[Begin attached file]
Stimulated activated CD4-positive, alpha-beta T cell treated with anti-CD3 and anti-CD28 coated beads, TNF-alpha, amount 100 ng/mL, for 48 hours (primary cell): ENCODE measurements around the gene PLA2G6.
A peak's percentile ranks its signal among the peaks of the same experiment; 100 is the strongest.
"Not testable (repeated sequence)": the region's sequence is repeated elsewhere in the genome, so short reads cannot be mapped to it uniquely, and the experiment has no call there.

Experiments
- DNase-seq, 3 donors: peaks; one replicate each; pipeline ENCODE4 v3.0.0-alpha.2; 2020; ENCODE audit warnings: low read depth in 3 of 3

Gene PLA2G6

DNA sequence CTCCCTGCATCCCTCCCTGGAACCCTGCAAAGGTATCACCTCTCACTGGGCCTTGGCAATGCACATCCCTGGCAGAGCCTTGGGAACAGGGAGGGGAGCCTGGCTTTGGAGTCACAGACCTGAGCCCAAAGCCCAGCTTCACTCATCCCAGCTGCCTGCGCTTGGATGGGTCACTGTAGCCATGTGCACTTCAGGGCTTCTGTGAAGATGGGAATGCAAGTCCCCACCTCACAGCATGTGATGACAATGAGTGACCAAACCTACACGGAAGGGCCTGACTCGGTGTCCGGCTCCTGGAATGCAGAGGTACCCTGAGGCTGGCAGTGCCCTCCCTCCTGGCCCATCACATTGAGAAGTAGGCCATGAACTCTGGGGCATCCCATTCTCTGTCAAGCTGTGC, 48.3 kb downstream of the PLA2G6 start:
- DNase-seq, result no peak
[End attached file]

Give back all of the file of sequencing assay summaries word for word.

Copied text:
Stimulated activated CD4-positive, alpha-beta T cell treated with anti-CD3 and anti-CD28 coated beads, TNF-alpha, amount 100 ng/mL, for 48 hours (primary cell): ENCODE measurements around the gene PLA2G6.
A peak's percentile ranks its signal among the peaks of the same experiment; 100 is the strongest.
"Not testable (repeated sequence)": the region's sequence is repeated elsewhere in the genome, so short reads cannot be mapped to it uniquely, and the experiment has no call there.

Experiments
- DNase-seq, 3 donors: peaks; one replicate each; pipeline ENCODE4 v3.0.0-alpha.2; 2020; ENCODE audit warnings: low read depth in 3 of 3

Gene PLA2G6

DNA sequence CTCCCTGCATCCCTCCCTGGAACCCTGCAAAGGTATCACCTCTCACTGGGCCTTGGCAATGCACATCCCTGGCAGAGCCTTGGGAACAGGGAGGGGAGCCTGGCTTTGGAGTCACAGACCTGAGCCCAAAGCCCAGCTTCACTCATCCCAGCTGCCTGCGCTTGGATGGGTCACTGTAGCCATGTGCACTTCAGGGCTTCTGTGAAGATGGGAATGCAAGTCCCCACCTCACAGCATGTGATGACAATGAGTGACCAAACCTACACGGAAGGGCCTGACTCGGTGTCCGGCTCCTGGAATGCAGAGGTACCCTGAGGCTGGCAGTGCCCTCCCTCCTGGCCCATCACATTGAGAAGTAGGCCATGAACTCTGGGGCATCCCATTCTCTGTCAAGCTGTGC, 48.3 kb downstream of the PLA2G6 start:
- DNase-seq, result no peak